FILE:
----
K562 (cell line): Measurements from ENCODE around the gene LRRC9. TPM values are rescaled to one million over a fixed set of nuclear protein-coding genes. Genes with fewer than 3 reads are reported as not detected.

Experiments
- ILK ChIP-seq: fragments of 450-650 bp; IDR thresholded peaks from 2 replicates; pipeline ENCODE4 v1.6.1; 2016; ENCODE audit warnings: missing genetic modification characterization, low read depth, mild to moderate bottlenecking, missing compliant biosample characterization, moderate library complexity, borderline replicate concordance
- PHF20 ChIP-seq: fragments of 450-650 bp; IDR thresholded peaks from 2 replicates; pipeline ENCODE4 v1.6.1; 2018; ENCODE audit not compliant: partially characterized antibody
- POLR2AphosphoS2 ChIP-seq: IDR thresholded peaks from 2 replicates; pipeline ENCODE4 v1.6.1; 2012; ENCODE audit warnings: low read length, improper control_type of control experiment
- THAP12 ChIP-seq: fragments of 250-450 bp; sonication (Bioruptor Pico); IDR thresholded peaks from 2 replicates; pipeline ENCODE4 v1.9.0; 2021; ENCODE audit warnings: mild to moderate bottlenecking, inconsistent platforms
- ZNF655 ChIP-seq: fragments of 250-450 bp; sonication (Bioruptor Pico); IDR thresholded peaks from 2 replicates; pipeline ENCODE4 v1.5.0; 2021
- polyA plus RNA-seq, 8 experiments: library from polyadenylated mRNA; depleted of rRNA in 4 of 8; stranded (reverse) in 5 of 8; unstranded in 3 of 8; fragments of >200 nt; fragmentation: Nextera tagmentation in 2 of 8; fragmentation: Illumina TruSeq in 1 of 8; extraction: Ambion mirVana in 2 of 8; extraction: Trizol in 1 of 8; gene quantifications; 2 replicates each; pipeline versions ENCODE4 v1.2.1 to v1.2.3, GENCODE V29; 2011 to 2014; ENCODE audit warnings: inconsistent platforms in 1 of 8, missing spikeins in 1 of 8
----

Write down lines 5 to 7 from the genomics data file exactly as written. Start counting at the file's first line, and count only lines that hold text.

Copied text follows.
- POLR2AphosphoS2 ChIP-seq: IDR thresholded peaks from 2 replicates; pipeline ENCODE4 v1.6.1; 2012; ENCODE audit warnings: low read length, improper control_type of control experiment
- THAP12 ChIP-seq: fragments of 250-450 bp; sonication (Bioruptor Pico); IDR thresholded peaks from 2 replicates; pipeline ENCODE4 v1.9.0; 2021; ENCODE audit warnings: mild to moderate bottlenecking, inconsistent platforms
- ZNF655 ChIP-seq: fragments of 250-450 bp; sonication (Bioruptor Pico); IDR thresholded peaks from 2 replicates; pipeline ENCODE4 v1.5.0; 2021